The changes made between the first and second trial were significant for decreasing the potential for trauma to the target groups. As previously discussed, in the first trial Zundel’s lawyer, Douglas Christie, was able to question survivor witnesses in ways that bordered on harassment. For example, he would ask them to recall the names of all the people they knew who were burned and executed in the camps.[50] This type of questioning was not only ineffective in proving Zundel innocent, it was seen as poor treatment. It also worked to prove that the revisionist presentation was a cover for blatant Anti-Semitism. Additionally, the fact that the entire Holocaust was called into question in the first trial was potentially damaging to the target group who aim to reduce Anti-Semitism and preserve memory in future generations. Finally, the first trial was damaging for its role in the media featuring many headlines that called the Holocaust into question. Although this will be discussed in the next section of this paper, it is important to note for its ability to harm the target group.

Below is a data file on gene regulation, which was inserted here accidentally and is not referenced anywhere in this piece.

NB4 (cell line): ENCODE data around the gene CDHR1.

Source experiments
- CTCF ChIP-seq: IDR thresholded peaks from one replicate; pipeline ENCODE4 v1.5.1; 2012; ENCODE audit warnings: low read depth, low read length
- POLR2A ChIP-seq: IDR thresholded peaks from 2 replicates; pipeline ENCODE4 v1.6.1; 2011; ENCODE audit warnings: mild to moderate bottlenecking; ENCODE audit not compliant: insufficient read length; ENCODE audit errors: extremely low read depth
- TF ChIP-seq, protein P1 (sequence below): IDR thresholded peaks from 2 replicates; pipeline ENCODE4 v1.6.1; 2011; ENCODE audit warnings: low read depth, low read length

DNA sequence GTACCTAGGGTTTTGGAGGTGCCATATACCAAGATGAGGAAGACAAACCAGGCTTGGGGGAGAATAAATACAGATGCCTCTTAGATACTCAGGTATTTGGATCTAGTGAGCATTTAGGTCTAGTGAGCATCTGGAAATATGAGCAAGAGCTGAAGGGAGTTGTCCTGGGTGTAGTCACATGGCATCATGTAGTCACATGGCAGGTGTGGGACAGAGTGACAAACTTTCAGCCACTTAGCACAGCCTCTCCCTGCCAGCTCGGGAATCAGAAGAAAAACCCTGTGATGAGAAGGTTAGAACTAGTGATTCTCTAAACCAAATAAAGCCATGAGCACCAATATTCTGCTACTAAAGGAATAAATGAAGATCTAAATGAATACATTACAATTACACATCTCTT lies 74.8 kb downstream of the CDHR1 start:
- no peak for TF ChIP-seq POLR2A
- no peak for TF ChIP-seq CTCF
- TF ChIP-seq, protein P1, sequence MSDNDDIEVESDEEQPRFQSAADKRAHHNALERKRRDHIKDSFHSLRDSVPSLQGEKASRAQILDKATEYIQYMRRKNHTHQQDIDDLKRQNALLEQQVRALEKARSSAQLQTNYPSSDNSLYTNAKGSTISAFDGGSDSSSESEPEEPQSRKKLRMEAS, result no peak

By the second trial, the court proceedings had improved tremendously and improved conditions for the target group. The judicial notice of the Holocaust meant members did not have to concern themselves with their history being questioned. Additionally, the fact that survivors no longer testified reduced the risk of harmful confrontation. Finally, the court proceedings were much more private, with fewer controversial media headlines.[51] In this way, both Zundel trials served the purpose of providing justice via a sentence against Zundel for the target group. However, the second trial was carried out in a more responsible and considerate manner that reduced trauma for the target group.

“Zundel Jujitsu”